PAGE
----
Getting the most out of your kitchen addition is more than just choosing the right appliances or tile.
Finding the best loan option for your kitchen remodeling project can help you to enjoy your kitchen for years to come.
While many loan options are available for your home improvement projects, there are four commonly used methods for gaining financing for your kitchen addition project.
Home Improvement Loans
The Federal Housing Administration (FHA) offers two loan programs for home improvements, remodeling and additions. The Title I loan allows homeowners to borrow up to $25,000 for improvements to a single-family home. These are fixed-rate loans that FHA insures against the risk of default. Loans must be made by an approved Title I lender.
Another great loan from the FHA is the 203(k) program. This hidden gem loan program is great for those who are looking for a fixer-upper. It allows homeowners to receive a single, long-term, fixed or adjustable rate loan that covers the actual purchase of the property as well as the loan to fix it up. To obtain a loan under the 203(k) program, you must use an FHA-approved lending institution. Most mortgage lenders are approved to make loans through this program. This loan program is great for first time homeowners.
Home equity lines of credit usually carry a variable interest rate that is determined by adding a margin to the current Prime Rate or other index. Other costs associated with setting up a line of credit may also apply and will vary from lender to lender. Depending upon your ability to pay back the loan, your credit history and the current value of your home will determine the amount of credit you are allotted. Typically, credit lines on equity range from 75-80 percent of the value of the home, minus the remaining balance of the first mortgage.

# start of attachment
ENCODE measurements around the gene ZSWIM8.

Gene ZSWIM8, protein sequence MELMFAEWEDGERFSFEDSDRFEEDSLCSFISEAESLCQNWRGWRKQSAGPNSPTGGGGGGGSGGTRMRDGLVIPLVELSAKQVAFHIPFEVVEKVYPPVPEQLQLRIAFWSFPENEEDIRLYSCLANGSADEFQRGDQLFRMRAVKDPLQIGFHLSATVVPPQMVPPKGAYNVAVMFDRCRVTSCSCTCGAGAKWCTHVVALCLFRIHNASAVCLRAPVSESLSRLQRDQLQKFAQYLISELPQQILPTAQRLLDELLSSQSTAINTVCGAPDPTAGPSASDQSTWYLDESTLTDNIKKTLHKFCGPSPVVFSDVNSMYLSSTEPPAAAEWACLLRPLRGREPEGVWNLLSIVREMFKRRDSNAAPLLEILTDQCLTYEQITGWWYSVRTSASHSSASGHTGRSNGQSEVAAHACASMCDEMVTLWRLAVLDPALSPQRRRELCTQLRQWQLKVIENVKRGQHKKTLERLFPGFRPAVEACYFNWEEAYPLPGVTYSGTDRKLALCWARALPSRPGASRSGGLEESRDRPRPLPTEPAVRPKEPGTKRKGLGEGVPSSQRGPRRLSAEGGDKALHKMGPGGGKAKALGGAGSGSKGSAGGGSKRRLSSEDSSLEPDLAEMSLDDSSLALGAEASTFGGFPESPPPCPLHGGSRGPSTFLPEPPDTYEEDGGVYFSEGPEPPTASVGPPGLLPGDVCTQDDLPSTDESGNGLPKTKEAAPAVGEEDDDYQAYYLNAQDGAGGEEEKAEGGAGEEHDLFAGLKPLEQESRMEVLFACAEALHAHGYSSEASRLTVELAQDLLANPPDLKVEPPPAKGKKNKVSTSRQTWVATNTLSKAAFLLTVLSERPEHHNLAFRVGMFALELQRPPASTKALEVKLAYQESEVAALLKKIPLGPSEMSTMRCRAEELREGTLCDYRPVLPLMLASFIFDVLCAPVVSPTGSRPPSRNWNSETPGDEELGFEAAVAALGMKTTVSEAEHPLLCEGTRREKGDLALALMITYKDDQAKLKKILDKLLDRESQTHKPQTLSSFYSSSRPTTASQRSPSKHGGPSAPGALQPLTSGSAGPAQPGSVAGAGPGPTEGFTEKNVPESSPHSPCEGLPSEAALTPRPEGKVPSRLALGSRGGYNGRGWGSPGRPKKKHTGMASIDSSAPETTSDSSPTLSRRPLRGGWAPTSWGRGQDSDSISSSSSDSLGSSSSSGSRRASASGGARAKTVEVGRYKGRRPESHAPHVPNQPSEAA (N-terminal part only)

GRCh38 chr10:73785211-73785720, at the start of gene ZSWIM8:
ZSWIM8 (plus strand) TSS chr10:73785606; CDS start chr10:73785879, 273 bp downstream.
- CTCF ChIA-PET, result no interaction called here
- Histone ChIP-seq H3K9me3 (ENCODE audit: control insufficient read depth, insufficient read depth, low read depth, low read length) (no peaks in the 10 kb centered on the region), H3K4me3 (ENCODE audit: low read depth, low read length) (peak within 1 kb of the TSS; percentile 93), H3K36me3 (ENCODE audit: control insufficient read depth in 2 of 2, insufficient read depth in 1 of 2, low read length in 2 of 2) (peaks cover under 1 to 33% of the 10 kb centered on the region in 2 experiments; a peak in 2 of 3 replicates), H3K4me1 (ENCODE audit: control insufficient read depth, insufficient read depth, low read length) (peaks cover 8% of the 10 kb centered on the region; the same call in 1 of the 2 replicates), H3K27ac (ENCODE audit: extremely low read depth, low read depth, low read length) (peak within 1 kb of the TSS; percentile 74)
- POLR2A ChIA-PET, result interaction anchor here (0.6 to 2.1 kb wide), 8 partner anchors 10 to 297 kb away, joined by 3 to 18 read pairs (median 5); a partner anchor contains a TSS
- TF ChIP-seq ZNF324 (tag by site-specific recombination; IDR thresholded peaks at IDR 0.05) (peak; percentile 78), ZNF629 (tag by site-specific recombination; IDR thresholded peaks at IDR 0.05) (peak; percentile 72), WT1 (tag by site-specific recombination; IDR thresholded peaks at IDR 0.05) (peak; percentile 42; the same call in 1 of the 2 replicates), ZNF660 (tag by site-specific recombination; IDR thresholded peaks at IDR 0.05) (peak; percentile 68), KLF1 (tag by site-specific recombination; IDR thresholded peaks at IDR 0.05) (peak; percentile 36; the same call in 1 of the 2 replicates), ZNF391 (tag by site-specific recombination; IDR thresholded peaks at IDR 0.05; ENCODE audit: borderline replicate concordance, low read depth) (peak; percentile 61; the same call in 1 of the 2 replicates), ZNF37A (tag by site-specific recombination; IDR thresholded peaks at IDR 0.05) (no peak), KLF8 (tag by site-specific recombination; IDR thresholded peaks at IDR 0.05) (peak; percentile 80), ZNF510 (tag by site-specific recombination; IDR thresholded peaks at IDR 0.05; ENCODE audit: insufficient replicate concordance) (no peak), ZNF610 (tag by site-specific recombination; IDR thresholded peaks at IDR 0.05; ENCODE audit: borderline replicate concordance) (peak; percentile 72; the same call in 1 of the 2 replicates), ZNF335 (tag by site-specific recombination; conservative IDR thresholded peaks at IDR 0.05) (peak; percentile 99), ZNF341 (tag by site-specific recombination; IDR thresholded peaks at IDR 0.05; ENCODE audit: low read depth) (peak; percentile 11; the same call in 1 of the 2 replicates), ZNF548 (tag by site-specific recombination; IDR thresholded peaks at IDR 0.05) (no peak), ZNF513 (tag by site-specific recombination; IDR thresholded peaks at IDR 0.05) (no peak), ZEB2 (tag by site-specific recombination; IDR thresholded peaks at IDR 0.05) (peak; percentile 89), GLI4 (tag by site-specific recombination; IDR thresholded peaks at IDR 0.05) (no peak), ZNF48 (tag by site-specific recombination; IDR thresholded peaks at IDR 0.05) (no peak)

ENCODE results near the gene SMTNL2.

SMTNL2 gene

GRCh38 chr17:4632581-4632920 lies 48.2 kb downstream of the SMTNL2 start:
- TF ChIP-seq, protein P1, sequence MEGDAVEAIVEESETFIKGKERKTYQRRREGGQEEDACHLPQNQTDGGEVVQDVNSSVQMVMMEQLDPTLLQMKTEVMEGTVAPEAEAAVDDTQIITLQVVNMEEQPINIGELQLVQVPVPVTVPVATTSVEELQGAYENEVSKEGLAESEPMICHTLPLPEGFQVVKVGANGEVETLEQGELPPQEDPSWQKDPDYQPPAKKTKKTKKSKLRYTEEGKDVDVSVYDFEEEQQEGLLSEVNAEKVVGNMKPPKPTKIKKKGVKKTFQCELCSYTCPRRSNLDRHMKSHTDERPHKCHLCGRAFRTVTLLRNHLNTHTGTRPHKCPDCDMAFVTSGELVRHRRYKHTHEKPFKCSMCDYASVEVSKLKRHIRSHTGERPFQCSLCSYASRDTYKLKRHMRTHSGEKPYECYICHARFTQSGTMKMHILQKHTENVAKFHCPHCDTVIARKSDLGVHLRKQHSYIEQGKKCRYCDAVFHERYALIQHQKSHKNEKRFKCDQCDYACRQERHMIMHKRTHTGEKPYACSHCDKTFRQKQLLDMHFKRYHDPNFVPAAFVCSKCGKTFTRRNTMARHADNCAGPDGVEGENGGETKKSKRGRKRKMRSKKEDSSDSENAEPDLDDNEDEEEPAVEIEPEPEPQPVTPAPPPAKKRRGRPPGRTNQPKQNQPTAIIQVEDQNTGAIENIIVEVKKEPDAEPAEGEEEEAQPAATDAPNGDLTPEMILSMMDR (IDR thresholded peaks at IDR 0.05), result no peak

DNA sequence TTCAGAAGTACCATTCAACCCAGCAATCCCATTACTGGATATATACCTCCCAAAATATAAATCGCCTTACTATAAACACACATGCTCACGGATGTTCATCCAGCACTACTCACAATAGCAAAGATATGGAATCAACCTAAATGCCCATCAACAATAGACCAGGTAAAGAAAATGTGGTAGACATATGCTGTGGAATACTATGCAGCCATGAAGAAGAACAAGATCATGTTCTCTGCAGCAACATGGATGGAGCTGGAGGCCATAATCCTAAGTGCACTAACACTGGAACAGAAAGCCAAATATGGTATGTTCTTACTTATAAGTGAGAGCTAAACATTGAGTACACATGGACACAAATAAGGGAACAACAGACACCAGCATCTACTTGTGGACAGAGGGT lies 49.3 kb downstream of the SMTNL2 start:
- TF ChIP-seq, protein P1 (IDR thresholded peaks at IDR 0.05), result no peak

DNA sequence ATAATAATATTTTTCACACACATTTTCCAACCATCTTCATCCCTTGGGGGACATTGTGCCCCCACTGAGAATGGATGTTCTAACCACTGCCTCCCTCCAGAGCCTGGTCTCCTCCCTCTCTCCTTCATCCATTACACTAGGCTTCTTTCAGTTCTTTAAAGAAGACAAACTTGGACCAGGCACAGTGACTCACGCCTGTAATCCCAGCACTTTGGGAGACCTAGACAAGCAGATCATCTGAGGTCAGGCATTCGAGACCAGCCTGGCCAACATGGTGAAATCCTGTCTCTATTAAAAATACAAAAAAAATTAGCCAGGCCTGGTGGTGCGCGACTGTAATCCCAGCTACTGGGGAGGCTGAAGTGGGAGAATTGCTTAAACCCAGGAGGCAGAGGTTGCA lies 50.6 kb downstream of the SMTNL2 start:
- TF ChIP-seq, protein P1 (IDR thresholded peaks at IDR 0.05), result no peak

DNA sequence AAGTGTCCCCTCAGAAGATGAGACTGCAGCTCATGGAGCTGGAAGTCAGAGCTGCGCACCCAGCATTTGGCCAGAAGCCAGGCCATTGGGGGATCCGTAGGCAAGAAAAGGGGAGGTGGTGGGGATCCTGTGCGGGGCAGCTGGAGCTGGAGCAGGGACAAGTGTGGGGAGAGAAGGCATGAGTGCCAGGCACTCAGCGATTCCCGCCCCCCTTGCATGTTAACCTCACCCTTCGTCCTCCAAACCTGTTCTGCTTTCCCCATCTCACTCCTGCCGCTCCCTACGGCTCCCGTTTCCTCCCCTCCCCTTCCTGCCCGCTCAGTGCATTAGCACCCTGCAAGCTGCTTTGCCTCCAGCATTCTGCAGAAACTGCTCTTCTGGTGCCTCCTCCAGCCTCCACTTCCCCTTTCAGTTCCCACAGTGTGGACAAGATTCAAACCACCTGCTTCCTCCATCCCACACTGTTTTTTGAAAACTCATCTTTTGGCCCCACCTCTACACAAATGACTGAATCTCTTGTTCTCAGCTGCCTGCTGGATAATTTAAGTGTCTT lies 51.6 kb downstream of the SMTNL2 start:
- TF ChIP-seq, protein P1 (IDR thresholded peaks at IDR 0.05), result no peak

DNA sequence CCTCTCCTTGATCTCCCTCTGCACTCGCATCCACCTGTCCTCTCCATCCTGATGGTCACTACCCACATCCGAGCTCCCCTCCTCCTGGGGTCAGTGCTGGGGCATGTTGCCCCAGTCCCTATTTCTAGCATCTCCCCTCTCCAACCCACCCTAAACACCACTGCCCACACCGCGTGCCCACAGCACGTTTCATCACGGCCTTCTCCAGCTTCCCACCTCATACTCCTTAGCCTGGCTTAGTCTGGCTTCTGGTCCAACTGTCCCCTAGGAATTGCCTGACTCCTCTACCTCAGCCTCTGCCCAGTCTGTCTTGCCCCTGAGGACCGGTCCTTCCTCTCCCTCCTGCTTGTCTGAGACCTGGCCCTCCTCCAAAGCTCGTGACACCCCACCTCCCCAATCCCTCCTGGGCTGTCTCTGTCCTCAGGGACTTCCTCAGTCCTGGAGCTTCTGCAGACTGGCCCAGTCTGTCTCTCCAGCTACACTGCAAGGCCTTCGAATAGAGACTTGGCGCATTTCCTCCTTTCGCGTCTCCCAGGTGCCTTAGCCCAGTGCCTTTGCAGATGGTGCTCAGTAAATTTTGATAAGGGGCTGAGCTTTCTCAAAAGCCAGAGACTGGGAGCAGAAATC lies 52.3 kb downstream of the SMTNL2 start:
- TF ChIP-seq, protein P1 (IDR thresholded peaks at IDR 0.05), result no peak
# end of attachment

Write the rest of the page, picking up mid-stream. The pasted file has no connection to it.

Your homes equity can also be tapped using a second mortgage loan. This fixed rate, fixed interests loan can provide you with the money you need for your kitchen addition. The loan is based on your home's value and is paid back in monthly installments. This loan works best for larger kitchen additions and remodels.
Cash Out Refinancing
If your homes interest loan rate is less than when you bought the home, you can refinance your mortgage. Refinancing your mortgage can allow you to take out a new loan to pay off your existing mortgage and use the money left over for your kitchen addition. Refinancing isn't for everyone, so be sure to do your homework before you decide to tap the equity in your home.
While it might seem like the best way to pay for your kitchen addition, cash can be a little tougher to come by than other loans. If you have the money in your savings account, you may find that a loan is actually cheaper than spending cash. Your hard earned money could be making money on interest. Compare the interest rates of a loan to the interest rates of your cash to see if it's the right investment for your kitchen addition. Interest payments on a home loan are also tax deductible whereas using cash for your kitchen addition can't be written off. A meeting with your banks financial advisor can help you determine if cash is the best way to go when remodeling your kitchen.